Stop and examine
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The Stop and Examine rule  was a United Kingdom Rulebook rule which applied on the former British Railways. It required the traincrew to stop a train and investigate the cause if they became aware of any unusual conditions which might endanger the safety of the train .
The Stop and Examine rule was made defunct after the privatisation of the railway, when the modular format rulebook was introduced. Rules are no longer given names, but instead are referred to by their location within the rulebook. In this instance it is Module TW1 (Preparation and movement of trains) which states:
43.3 When your train is put in danger
If you become aware of something which could put the safety of your train in danger, you must stop your train as soon as possible.
You must, if possible, avoid stopping the train:
- on a viaduct
- in a tunnel
- in any other place where it might be difficult to deal with the emergency.
(Guard) - You must tell the driver why you have stopped the train.
In the Norton Fitzwarren rail crash (1940), the stop and examine rule was applied, but no problem found.
- Stop and Examine is a column by Pip Dunn in the monthly magazine "Railways Illustrated" and also the back-page column in the fortnightly magazine "RAIL", usually written by the editor.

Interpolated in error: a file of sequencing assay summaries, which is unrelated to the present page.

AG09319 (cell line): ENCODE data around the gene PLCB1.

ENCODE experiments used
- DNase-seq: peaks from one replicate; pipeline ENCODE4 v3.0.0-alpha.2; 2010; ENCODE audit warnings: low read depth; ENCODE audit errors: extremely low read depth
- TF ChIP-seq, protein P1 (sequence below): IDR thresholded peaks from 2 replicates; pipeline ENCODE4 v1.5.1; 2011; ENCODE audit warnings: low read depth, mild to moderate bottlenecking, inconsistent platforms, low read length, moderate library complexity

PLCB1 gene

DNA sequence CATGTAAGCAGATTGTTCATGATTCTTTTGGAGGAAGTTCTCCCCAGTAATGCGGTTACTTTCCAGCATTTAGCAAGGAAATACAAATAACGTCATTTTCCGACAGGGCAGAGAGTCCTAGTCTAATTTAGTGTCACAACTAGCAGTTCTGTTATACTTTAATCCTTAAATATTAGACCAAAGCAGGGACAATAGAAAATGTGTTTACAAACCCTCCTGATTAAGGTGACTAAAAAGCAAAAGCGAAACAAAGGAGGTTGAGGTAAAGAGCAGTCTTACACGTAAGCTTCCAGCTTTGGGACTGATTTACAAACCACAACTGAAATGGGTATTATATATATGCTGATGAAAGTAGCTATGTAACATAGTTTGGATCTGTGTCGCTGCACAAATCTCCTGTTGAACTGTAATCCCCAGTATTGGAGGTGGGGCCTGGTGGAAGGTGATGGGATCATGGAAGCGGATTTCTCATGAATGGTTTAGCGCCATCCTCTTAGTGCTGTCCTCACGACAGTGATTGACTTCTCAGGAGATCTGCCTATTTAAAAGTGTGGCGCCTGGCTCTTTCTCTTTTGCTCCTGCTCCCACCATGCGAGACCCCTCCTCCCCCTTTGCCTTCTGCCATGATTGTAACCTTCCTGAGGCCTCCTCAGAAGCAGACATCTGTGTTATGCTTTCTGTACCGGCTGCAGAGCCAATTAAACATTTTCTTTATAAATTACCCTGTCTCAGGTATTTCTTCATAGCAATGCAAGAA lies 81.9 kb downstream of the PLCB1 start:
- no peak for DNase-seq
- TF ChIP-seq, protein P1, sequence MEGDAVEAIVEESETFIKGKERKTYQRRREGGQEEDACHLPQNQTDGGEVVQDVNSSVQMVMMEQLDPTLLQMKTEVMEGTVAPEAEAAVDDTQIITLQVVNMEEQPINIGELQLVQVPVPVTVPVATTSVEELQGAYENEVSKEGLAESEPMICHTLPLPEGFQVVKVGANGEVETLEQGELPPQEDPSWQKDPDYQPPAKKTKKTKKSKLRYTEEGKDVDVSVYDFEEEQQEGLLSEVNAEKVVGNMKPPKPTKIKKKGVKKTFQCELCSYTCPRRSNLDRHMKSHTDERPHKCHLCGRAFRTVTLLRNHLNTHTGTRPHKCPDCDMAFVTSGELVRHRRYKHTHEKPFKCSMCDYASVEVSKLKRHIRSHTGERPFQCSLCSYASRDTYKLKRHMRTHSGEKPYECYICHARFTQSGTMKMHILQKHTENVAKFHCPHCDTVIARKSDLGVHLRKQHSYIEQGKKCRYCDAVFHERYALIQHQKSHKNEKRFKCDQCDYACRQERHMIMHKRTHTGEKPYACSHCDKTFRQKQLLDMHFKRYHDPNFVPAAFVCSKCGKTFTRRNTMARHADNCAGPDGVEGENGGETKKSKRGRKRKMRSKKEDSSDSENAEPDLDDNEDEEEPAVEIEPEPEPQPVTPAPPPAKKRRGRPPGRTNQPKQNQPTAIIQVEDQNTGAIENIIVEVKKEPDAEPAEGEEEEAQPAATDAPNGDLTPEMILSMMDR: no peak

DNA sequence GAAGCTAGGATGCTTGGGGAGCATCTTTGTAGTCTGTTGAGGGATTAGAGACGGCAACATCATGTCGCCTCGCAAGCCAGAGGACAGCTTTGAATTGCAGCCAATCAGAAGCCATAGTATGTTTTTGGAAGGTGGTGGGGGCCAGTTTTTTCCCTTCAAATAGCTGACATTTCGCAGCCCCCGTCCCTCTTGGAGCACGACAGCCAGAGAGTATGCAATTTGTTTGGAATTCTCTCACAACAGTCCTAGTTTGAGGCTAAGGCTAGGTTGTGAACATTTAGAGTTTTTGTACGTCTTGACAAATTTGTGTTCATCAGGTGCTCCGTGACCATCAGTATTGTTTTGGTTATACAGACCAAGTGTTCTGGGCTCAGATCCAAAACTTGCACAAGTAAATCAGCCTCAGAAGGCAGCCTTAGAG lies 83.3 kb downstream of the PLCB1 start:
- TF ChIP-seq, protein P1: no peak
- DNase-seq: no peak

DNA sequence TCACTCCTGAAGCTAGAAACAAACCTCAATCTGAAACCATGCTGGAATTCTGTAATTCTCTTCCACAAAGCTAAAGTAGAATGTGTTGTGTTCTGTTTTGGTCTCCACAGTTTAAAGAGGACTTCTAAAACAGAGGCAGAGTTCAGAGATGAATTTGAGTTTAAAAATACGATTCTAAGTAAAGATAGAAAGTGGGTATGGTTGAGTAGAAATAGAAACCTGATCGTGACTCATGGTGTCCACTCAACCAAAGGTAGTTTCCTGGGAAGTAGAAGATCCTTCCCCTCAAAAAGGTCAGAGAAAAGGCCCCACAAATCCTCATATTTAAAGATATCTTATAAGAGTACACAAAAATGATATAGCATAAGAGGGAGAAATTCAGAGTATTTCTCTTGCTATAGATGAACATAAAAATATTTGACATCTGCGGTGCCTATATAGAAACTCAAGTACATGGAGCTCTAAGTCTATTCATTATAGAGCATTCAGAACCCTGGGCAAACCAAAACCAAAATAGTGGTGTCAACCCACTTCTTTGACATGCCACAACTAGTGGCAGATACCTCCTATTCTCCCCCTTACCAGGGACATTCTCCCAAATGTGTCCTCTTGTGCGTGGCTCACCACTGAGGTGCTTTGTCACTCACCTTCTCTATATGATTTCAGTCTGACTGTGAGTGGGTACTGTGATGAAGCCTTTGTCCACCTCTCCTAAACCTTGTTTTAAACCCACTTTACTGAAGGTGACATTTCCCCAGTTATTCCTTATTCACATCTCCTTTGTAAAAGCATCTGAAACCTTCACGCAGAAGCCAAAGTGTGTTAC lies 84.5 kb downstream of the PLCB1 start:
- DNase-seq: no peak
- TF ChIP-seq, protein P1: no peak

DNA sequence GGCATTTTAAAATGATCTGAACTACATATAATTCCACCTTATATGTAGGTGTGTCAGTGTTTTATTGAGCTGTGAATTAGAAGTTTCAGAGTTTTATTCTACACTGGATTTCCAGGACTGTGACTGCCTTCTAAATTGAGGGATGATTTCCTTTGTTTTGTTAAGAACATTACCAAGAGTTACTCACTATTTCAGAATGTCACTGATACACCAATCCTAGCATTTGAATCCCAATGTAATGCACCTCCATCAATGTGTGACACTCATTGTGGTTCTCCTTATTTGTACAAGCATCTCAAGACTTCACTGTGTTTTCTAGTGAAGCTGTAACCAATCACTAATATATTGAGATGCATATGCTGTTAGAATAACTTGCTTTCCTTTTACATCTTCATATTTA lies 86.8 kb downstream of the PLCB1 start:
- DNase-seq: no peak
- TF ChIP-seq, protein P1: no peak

- Glossary of United Kingdom railway terminology
- le Vay, Benedict, "Britain from the Rails: A Window Gazer's Guide", Bradt Travel Guides, 2009. Cf. p.127. "Under the 'stop-and-examine' rule, he applied the brake and the train halted perhaps half a mile further on".
- "Rulebook Master: Module TW1. Section 43.3 "When your train is put in danger"" (pdf). Network Rail. Retrieved 2017-04-12.
- The Pacific Reporter, Volume 146, West Publishing Company, 1915. Cf. especially KIPROS v. UINTAH RY. CO. pp.292-294, Supreme Court of Utah, January 10, 1915.
- "What is the bell code used to communicate between signal cabins for block working?", The Indian Railways Fan Club. Cf. bell code for "Stop and Examine Train".
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